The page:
Living Next Week’s Life This Week

How often do we ruin a perfectly good week because our minds are in the next one? I’ve caught myself several times lately in a hurried mindset. I know what’s behind it. Beginning in 5 days, over a 16-day period, I am leading a 3-day training, speaking at a conference, going on a group spiritual retreat, attending a daylong training, and going with my family on a spring break trip to the beach. This mad rush has been coming for a long time. It seems that every organization I’m involved with and every training cycle that I’m a part of picks early April as the perfect time to hold their events/conferences…..right before/during spring break! And so, I’m facing a crunch.

Here’s what I do. The near constant subtext of my thoughts is in next week. I’m going over my plan, making sure I’m prepared for everything, checking to make sure that I’ve scheduled all the clients I need to see before and after, wondering how tired I will feel in between this and that, and generally I’M LIVING NEXT WEEK’S LIFE BUT IT IS STILL THIS WEEK! Here’s the evidence I collected that let me know I needed to challenge my mindset:

  • I had forgotten that I still have a whole weekend at home before all of this begins.
  • I had thoughts like “I hate that using the bathroom takes so much time!”
  • I was compulsively flipping through the weeks in my calendar as if I had missed something.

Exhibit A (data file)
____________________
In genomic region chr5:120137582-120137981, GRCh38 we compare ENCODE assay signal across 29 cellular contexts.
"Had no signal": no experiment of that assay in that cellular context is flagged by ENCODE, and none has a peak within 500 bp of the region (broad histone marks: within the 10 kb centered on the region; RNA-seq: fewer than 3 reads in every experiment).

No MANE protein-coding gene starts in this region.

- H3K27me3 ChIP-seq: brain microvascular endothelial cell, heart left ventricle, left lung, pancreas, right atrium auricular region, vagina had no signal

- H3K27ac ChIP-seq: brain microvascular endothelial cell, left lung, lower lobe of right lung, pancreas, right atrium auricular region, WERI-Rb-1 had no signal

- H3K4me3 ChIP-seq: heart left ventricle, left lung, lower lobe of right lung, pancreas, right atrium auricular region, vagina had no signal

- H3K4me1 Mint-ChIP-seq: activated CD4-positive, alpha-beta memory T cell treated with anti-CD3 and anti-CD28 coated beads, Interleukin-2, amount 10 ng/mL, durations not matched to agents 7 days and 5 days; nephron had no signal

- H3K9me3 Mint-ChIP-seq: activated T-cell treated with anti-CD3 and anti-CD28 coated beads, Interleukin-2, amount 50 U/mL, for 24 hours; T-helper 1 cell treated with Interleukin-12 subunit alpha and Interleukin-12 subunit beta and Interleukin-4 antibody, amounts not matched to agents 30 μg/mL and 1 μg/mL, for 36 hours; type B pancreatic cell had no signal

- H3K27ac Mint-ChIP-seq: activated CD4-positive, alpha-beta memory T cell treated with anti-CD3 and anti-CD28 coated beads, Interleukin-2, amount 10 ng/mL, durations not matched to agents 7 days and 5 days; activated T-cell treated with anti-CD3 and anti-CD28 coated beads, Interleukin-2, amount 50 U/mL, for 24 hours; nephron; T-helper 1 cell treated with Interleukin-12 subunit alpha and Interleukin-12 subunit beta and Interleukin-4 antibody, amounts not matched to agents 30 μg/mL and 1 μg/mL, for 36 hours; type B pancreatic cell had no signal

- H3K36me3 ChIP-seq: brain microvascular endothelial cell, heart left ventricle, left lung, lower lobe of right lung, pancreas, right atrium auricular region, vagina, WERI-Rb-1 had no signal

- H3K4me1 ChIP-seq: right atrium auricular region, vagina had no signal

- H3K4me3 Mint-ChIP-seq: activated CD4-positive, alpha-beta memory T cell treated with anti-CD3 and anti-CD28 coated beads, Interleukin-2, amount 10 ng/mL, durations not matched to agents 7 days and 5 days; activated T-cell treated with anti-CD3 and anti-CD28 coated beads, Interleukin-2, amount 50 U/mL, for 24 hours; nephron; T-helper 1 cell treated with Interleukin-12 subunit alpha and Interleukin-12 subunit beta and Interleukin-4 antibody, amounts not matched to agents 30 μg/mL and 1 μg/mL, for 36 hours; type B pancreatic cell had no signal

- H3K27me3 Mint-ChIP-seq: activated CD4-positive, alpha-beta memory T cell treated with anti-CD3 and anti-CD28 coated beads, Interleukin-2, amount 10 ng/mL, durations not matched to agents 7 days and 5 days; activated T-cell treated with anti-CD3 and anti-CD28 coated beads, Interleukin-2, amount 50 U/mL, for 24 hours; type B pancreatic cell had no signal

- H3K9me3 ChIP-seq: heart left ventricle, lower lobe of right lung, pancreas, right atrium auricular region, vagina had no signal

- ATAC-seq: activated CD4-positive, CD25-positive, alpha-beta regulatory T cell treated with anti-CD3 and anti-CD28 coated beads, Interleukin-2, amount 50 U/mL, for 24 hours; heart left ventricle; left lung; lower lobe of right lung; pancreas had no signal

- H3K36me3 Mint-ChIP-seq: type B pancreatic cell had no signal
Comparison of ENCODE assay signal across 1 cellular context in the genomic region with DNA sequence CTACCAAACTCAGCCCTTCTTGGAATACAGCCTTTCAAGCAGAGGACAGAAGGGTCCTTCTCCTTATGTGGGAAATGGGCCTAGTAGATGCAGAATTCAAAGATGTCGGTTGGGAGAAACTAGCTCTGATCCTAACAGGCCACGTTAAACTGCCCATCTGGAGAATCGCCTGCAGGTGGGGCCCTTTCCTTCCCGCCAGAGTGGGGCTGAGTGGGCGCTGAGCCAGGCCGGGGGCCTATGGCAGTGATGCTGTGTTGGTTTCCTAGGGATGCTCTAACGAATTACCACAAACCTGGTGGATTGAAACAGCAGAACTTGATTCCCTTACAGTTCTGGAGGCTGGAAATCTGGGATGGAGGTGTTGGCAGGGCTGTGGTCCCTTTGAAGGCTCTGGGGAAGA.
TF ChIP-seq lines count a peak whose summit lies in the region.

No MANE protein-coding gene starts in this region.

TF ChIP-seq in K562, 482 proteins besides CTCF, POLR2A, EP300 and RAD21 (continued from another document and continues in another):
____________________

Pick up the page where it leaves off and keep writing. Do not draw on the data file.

• I would get in my car to drive home from the office and think, “I wish I were just already home.”

I wonder if Jesus ever got caught up in swirls like this? Do you think that while walking from the temple to Simon’s home that he sometimes muttered, “geez, if only we didn’t have to spend all this time eating we could really do some good here.” Maybe. But for the most part it seems that Jesus was imminently interruptible and open to changes in his plan. He gives us an example of being present. That’s what I realized I was lacking. I started intentionally talking to myself when I noticed my hurried and ‘next week’ thoughts. I talked to myself like this:

  • “Yes Janice, you have a lot coming up, but you have it all planned out and today is a good day to enjoy.”
  • “Janice, everyone poops, so the story goes. This is a part of being human.”
  • “Janice, one more look at the calendar doesn’t help you stay in the moment.”
  • “Janice, use the drive home from the office to unwind and mentally review your work day. This time is a gift”

I have become convinced that the better we are at talking to ourselves, the healthier we will be. I felt my attitude shift and I’m grateful. The next weeks will likely be intense and I wouldn’t want my entire life to be scheduled like this. But each piece was carefully chosen and planned for and I will be just fine. Part of it is a vacation, for crying out loud! Another is a retreat! Much of my anticipation has a quality of exaggeration. How do you talk to yourself so that you can stay in this week?

2 comments


  • Thank you for this timely reminder!!!

    March 27, 2014
  • tth

    I have done the exact same thing recently, because of my eight month old baby. I’m constantly preoccupied by whether I have enough baby care lined up for the next few days, the next month, the next semester, that I stress myself out in the present. I don’t get work done because I’m busy setting up future work opportunities! This steals my feeling of competence at being with her and caring for her by myself and makes me feel like I’m not being a good mom, though I know I am. And it makes it harder to get schoolwork done for the present semester. Lord, have mercy!! Thanks for sharing your thoughts, Janice!

    March 29, 2014

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